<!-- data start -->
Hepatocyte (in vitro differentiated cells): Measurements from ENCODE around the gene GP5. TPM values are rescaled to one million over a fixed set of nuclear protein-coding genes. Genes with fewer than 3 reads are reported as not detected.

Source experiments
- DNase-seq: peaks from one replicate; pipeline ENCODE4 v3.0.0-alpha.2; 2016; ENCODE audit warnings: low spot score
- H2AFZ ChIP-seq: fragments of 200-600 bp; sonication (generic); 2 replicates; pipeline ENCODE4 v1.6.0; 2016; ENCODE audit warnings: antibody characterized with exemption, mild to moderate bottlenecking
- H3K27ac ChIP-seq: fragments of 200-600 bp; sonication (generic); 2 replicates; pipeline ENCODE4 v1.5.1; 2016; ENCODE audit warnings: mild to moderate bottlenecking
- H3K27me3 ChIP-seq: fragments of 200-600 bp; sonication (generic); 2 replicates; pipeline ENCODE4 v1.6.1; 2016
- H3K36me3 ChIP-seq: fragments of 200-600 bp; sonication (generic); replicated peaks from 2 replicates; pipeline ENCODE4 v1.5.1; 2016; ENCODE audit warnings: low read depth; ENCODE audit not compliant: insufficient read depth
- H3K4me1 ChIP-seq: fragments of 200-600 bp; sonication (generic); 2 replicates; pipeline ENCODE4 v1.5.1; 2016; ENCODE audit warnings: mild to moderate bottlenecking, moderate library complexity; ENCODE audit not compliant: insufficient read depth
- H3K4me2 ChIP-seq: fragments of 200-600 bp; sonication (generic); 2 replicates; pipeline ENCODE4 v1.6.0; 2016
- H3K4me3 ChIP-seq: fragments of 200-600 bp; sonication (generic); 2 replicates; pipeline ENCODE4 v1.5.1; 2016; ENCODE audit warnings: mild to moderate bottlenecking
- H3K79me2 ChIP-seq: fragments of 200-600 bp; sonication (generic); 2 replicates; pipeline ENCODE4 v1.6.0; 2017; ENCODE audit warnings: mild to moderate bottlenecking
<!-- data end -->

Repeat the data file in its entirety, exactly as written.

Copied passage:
Hepatocyte (in vitro differentiated cells): Measurements from ENCODE around the gene GP5. TPM values are rescaled to one million over a fixed set of nuclear protein-coding genes. Genes with fewer than 3 reads are reported as not detected.

Source experiments
- DNase-seq: peaks from one replicate; pipeline ENCODE4 v3.0.0-alpha.2; 2016; ENCODE audit warnings: low spot score
- H2AFZ ChIP-seq: fragments of 200-600 bp; sonication (generic); 2 replicates; pipeline ENCODE4 v1.6.0; 2016; ENCODE audit warnings: antibody characterized with exemption, mild to moderate bottlenecking
- H3K27ac ChIP-seq: fragments of 200-600 bp; sonication (generic); 2 replicates; pipeline ENCODE4 v1.5.1; 2016; ENCODE audit warnings: mild to moderate bottlenecking
- H3K27me3 ChIP-seq: fragments of 200-600 bp; sonication (generic); 2 replicates; pipeline ENCODE4 v1.6.1; 2016
- H3K36me3 ChIP-seq: fragments of 200-600 bp; sonication (generic); replicated peaks from 2 replicates; pipeline ENCODE4 v1.5.1; 2016; ENCODE audit warnings: low read depth; ENCODE audit not compliant: insufficient read depth
- H3K4me1 ChIP-seq: fragments of 200-600 bp; sonication (generic); 2 replicates; pipeline ENCODE4 v1.5.1; 2016; ENCODE audit warnings: mild to moderate bottlenecking, moderate library complexity; ENCODE audit not compliant: insufficient read depth
- H3K4me2 ChIP-seq: fragments of 200-600 bp; sonication (generic); 2 replicates; pipeline ENCODE4 v1.6.0; 2016
- H3K4me3 ChIP-seq: fragments of 200-600 bp; sonication (generic); 2 replicates; pipeline ENCODE4 v1.5.1; 2016; ENCODE audit warnings: mild to moderate bottlenecking
- H3K79me2 ChIP-seq: fragments of 200-600 bp; sonication (generic); 2 replicates; pipeline ENCODE4 v1.6.0; 2017; ENCODE audit warnings: mild to moderate bottlenecking